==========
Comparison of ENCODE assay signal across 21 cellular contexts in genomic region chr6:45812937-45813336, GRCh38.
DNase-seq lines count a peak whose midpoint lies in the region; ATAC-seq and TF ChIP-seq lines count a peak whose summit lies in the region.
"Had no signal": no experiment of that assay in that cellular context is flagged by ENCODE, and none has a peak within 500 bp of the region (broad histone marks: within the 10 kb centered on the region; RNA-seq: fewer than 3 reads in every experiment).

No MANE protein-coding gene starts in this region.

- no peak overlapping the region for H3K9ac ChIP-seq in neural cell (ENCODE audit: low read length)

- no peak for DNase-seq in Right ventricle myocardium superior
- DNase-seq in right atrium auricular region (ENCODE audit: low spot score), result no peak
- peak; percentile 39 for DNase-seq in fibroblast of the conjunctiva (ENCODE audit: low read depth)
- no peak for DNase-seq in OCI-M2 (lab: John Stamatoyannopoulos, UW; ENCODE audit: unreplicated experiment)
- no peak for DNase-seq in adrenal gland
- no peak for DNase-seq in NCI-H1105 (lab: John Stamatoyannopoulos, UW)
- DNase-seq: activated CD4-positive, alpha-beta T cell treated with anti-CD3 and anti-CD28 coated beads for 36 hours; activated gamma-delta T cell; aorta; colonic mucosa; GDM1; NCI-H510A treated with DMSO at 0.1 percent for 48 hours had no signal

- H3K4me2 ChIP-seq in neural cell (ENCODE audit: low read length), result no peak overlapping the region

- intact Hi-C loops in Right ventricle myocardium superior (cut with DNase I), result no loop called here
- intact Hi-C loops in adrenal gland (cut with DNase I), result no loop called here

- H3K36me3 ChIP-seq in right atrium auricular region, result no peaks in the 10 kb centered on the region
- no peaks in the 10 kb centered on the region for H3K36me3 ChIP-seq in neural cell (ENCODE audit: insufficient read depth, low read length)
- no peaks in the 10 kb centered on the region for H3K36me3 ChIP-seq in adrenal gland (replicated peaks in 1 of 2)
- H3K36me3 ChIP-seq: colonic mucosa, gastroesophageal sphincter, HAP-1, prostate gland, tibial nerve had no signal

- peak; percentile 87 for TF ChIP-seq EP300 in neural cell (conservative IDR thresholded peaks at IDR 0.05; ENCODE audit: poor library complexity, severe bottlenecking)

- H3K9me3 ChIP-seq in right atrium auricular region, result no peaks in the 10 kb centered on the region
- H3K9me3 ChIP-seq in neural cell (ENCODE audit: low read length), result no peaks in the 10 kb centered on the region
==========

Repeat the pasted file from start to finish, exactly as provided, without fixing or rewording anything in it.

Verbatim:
Comparison of ENCODE assay signal across 21 cellular contexts in genomic region chr6:45812937-45813336, GRCh38.
DNase-seq lines count a peak whose midpoint lies in the region; ATAC-seq and TF ChIP-seq lines count a peak whose summit lies in the region.
"Had no signal": no experiment of that assay in that cellular context is flagged by ENCODE, and none has a peak within 500 bp of the region (broad histone marks: within the 10 kb centered on the region; RNA-seq: fewer than 3 reads in every experiment).

No MANE protein-coding gene starts in this region.

- no peak overlapping the region for H3K9ac ChIP-seq in neural cell (ENCODE audit: low read length)

- no peak for DNase-seq in Right ventricle myocardium superior
- DNase-seq in right atrium auricular region (ENCODE audit: low spot score), result no peak
- peak; percentile 39 for DNase-seq in fibroblast of the conjunctiva (ENCODE audit: low read depth)
- no peak for DNase-seq in OCI-M2 (lab: John Stamatoyannopoulos, UW; ENCODE audit: unreplicated experiment)
- no peak for DNase-seq in adrenal gland
- no peak for DNase-seq in NCI-H1105 (lab: John Stamatoyannopoulos, UW)
- DNase-seq: activated CD4-positive, alpha-beta T cell treated with anti-CD3 and anti-CD28 coated beads for 36 hours; activated gamma-delta T cell; aorta; colonic mucosa; GDM1; NCI-H510A treated with DMSO at 0.1 percent for 48 hours had no signal

- H3K4me2 ChIP-seq in neural cell (ENCODE audit: low read length), result no peak overlapping the region

- intact Hi-C loops in Right ventricle myocardium superior (cut with DNase I), result no loop called here
- intact Hi-C loops in adrenal gland (cut with DNase I), result no loop called here

- H3K36me3 ChIP-seq in right atrium auricular region, result no peaks in the 10 kb centered on the region
- no peaks in the 10 kb centered on the region for H3K36me3 ChIP-seq in neural cell (ENCODE audit: insufficient read depth, low read length)
- no peaks in the 10 kb centered on the region for H3K36me3 ChIP-seq in adrenal gland (replicated peaks in 1 of 2)
- H3K36me3 ChIP-seq: colonic mucosa, gastroesophageal sphincter, HAP-1, prostate gland, tibial nerve had no signal

- peak; percentile 87 for TF ChIP-seq EP300 in neural cell (conservative IDR thresholded peaks at IDR 0.05; ENCODE audit: poor library complexity, severe bottlenecking)

- H3K9me3 ChIP-seq in right atrium auricular region, result no peaks in the 10 kb centered on the region
- H3K9me3 ChIP-seq in neural cell (ENCODE audit: low read length), result no peaks in the 10 kb centered on the region